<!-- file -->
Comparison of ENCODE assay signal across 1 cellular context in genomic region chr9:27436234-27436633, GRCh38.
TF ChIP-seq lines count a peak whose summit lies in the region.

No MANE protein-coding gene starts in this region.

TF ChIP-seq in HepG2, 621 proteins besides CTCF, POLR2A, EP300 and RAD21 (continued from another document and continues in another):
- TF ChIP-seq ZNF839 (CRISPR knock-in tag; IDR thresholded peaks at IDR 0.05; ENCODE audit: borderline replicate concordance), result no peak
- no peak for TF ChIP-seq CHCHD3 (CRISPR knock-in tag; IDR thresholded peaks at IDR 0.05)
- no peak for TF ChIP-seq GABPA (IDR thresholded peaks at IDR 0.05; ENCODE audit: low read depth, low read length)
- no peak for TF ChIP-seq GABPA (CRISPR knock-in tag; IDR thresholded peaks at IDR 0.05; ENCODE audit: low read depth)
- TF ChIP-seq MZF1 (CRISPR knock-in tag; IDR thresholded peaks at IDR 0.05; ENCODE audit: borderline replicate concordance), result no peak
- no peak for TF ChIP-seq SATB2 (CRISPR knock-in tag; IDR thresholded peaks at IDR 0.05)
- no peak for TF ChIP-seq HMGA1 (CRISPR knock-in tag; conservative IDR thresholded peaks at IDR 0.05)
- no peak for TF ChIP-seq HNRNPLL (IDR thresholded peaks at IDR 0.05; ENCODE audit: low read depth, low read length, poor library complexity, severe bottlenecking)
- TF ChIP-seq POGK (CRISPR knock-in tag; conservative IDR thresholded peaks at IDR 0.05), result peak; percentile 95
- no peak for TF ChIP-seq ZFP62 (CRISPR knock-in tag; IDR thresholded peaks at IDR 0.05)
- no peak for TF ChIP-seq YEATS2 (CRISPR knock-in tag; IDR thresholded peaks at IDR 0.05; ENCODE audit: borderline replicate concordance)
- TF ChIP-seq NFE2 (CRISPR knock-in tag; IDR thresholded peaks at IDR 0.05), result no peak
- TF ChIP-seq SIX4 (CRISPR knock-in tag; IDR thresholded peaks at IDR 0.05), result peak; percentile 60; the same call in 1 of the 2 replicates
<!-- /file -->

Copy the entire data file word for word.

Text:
Comparison of ENCODE assay signal across 1 cellular context in genomic region chr9:27436234-27436633, GRCh38.
TF ChIP-seq lines count a peak whose summit lies in the region.

No MANE protein-coding gene starts in this region.

TF ChIP-seq in HepG2, 621 proteins besides CTCF, POLR2A, EP300 and RAD21 (continued from another document and continues in another):
- TF ChIP-seq ZNF839 (CRISPR knock-in tag; IDR thresholded peaks at IDR 0.05; ENCODE audit: borderline replicate concordance), result no peak
- no peak for TF ChIP-seq CHCHD3 (CRISPR knock-in tag; IDR thresholded peaks at IDR 0.05)
- no peak for TF ChIP-seq GABPA (IDR thresholded peaks at IDR 0.05; ENCODE audit: low read depth, low read length)
- no peak for TF ChIP-seq GABPA (CRISPR knock-in tag; IDR thresholded peaks at IDR 0.05; ENCODE audit: low read depth)
- TF ChIP-seq MZF1 (CRISPR knock-in tag; IDR thresholded peaks at IDR 0.05; ENCODE audit: borderline replicate concordance), result no peak
- no peak for TF ChIP-seq SATB2 (CRISPR knock-in tag; IDR thresholded peaks at IDR 0.05)
- no peak for TF ChIP-seq HMGA1 (CRISPR knock-in tag; conservative IDR thresholded peaks at IDR 0.05)
- no peak for TF ChIP-seq HNRNPLL (IDR thresholded peaks at IDR 0.05; ENCODE audit: low read depth, low read length, poor library complexity, severe bottlenecking)
- TF ChIP-seq POGK (CRISPR knock-in tag; conservative IDR thresholded peaks at IDR 0.05), result peak; percentile 95
- no peak for TF ChIP-seq ZFP62 (CRISPR knock-in tag; IDR thresholded peaks at IDR 0.05)
- no peak for TF ChIP-seq YEATS2 (CRISPR knock-in tag; IDR thresholded peaks at IDR 0.05; ENCODE audit: borderline replicate concordance)
- TF ChIP-seq NFE2 (CRISPR knock-in tag; IDR thresholded peaks at IDR 0.05), result no peak
- TF ChIP-seq SIX4 (CRISPR knock-in tag; IDR thresholded peaks at IDR 0.05), result peak; percentile 60; the same call in 1 of the 2 replicates